- Join Pride Foundation Scholars At Special Reception (dgsmith.org)
- You’re Invited (dgsmith.org)
Supporters of marriage equality will gather outside the Supreme Court on the first day of hearings: March 26 at 8:30 a.m. in Washington, D.C. Together we will show the nation that we believe all Americans deserve to be treated fairly and equally under the law — no matter who they love.
Wear red, share this graphic as your facebook profile pic:
ALFREDO’S FIRE is a powerful and timely documentary that tells the forgotten story of Alfredo Ormando, a gay Italian writer who set himself on fire at the Vatican to protest the Church’s condemnation of homosexuality.
As Pope Benedict XVI resigns this month, the time is ripe for dialogue aimed at building a more open and inclusive Church, in the hope that no more lives are extinguished by the effects of religious intolerance.
With successful backing, the film will be finished in the next few months. We expect it to premiere in a major film festival in the U.S. and in conjunction with Italy’s National Pride celebration, this year in Alfredo’s hometown of Palermo.
For more information about the project visit: www.alfredosfire.com
On January 13, 1998 Alfredo Ormando, a 39-year old Italian writer, arrived in Rome just as the sun was rising. After a long journey from his native Sicily, he found his way to the empty plaza of St. Peter’s Square and, facing the entrance to the Basilica, knelt down as if to pray. He made a rapid hand gesture and suddenly was engulfed in flames. Before the Church and God, Alfredo Ormando had lit himself on fire.
Not long afterwards, and overlooking the spot where Alfredo had set himself aflame, Pope John Paul declared that “homosexual acts are against the laws of nature.” Pope Benedict XVI has even more vehemently advanced anti-gay rhetoric and policies.
Shaped by Alfredo’s manuscripts and letters, as well as rich cinematography, and provocative interviews with Alfredo’s friends, family and intimate companions, our film reveals Alfredo’s longing and the struggle to reconcile his own faith and sexuality.
As someone who has similarly struggled to reconcile his sexuality and spirituality, I became obsessed with Alfredo’s story and his choice of fire. Alfredo’s gesture was simultaneously a self-annihilation, an expression of pent-up passion and rage, a communion with God, and a dramatic “coming out.”
When Alfredo lit himself on fire at the Vatican, he hoped that his protest would be witnessed everywhere. Instead, his story was silenced by the Church and downplayed by the media. In death, as in life, he was made invisible. With our film, I want his light to reach millions worldwide. It is a flame by which to remember, witness, and come out of the dark.
Last week, I wrote about the inability of the Montana legislature to simply remove outdated hate language from the books:
Word is they’re sending the bill back to committee to attach bad amendments to it requested by a Bitterroot-based anti-gay activist, Dallas Erickson. This motion would happen during the Senate floor session, possibly as soon as Wednesday (today).
Why back to committee? If it comes up quietly during an executive action, which can happen at pretty much any time, maybe there won’t be network television news cameras in front of them. Maybe the Associated Press and USAToday will miss it.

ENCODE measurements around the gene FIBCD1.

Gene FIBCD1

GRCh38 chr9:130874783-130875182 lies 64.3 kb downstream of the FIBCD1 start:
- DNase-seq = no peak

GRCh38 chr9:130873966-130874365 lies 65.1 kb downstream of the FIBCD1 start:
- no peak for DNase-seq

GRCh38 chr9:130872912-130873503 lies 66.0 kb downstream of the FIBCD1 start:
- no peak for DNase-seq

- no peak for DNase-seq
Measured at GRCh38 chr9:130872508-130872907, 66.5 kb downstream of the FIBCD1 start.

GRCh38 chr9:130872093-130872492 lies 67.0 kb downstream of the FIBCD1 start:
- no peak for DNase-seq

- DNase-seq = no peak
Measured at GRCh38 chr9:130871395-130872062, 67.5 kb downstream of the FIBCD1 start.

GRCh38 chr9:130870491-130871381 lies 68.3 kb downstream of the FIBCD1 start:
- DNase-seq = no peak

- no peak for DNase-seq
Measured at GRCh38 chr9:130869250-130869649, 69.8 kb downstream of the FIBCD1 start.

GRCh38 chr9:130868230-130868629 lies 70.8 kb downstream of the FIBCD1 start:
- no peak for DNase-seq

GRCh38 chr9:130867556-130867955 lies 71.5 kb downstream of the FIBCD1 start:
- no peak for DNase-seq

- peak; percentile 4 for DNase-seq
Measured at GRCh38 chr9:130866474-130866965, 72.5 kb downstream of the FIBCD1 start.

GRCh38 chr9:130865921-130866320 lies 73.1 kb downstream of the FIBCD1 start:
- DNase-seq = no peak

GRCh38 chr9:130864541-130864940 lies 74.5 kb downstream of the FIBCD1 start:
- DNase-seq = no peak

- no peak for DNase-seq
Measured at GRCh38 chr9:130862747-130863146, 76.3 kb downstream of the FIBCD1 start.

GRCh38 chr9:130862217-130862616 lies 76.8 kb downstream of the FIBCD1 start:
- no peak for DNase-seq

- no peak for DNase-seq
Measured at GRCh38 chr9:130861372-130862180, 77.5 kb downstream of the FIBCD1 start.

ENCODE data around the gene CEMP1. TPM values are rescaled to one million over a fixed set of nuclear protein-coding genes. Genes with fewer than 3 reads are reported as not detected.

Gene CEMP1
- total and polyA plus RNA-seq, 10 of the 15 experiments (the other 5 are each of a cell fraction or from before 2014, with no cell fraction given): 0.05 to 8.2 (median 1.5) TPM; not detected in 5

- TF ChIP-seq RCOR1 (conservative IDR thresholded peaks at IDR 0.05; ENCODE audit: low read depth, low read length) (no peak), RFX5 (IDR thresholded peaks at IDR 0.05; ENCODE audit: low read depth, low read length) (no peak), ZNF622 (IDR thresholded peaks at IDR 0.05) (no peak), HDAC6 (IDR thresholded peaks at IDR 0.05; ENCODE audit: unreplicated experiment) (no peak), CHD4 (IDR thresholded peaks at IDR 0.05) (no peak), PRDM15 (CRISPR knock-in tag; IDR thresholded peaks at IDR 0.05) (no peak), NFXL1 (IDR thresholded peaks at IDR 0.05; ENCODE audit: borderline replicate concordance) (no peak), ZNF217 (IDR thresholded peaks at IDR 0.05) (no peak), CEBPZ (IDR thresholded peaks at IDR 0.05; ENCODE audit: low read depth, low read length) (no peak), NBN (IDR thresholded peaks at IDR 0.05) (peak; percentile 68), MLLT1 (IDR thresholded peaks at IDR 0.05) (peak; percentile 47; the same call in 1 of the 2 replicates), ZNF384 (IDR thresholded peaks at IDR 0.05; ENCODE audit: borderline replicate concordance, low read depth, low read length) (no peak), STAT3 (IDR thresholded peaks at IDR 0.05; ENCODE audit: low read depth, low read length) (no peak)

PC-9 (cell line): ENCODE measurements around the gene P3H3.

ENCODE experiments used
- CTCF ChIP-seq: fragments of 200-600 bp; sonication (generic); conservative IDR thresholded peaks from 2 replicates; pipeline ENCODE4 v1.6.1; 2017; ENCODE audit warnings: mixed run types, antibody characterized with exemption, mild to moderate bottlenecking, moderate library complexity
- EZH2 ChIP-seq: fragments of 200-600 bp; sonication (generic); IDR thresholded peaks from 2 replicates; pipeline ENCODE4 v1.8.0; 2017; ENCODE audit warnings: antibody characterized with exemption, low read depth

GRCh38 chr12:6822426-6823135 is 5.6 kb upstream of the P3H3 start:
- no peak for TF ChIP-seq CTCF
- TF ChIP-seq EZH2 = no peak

Maybe, just maybe, some members of the legislature can get away with labeling gay and lesbian Montanans as “deviates” and “felons” for another year and avoid the national embarrassment that will surely come with such an unfortunate decision.
Yeah, well…. They sent it back to committee on Friday.
Do you see yourself?
Accepting the award for best actor in his Parsippany, NJ high school, Jacob Rudolph bravely talked about “the daily acting” that he was about to swear off:
Love it. I think he should get ‘the most inspiring’ award….
If you’re haunted sometimes by memories of “gay terror” from your childhood- especially when it involved family- this essay is for you. In reading it, I recognized so much of the familiar and long-past memories of shame and fear that molded me, that sent me- much later- into the world with clearer purpose. I also recognized the stories of clients and friends- and not just gay friends- many of us eventually disappointed or confused the people who raised us….
At thirty-one, I sit at a candlelit table across from the man who will be my husband. I tell him about my grandmother and the coping mechanisms I developed; how they naturally led me to writing; mechanisms that became part of my very creative process. Becoming withdrawn and introverted, I grew to become an observer of the world, instead of a participant. In order to survive emotionally I learned to read my environment very carefully and then craft appropriate responses that would (hopefully) prevent abuse and ridicule from my grandmother. I explain to my husband-to-be that I am still that quiet, repressed boy whenever I am in a room full of people, trying to be as invisible as possible, but taking in every detail, sensory as well as emotional, that will eventually surface in a poem.
My work is often described as vivid and lush; relatives often marvel at my recollection in my poems of family events and details. Qualities I attribute directly to the skills spawned from my coping with my abuse. But beyond that, I’ve come to understand why writing and me became such a great fit. It allowed me to participate in the world, to feel alive, while remaining an invulnerable observer, safe in my room, at my desk, in my imagination where no one, especially my grandmother, could hurt me.
It’s beautiful and humble and brilliant. Please read the full essay here. And then, in case you missed it, watch Richard Blanco read his lovely poem at the president’s inauguration yesterday.
Want to know what it is?